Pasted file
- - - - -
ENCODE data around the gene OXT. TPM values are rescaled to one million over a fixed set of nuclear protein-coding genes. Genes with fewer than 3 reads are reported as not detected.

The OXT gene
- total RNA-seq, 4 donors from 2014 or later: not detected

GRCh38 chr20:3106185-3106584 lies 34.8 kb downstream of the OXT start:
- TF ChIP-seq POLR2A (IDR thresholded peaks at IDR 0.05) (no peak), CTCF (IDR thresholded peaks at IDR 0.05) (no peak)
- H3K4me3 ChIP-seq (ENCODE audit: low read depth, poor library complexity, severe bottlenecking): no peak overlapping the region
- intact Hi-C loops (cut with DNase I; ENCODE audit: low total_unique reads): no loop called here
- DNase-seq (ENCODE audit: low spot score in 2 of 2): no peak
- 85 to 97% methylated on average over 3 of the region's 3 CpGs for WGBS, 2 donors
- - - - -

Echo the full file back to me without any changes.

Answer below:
ENCODE data around the gene OXT. TPM values are rescaled to one million over a fixed set of nuclear protein-coding genes. Genes with fewer than 3 reads are reported as not detected.

The OXT gene
- total RNA-seq, 4 donors from 2014 or later: not detected

GRCh38 chr20:3106185-3106584 lies 34.8 kb downstream of the OXT start:
- TF ChIP-seq POLR2A (IDR thresholded peaks at IDR 0.05) (no peak), CTCF (IDR thresholded peaks at IDR 0.05) (no peak)
- H3K4me3 ChIP-seq (ENCODE audit: low read depth, poor library complexity, severe bottlenecking): no peak overlapping the region
- intact Hi-C loops (cut with DNase I; ENCODE audit: low total_unique reads): no loop called here
- DNase-seq (ENCODE audit: low spot score in 2 of 2): no peak
- 85 to 97% methylated on average over 3 of the region's 3 CpGs for WGBS, 2 donors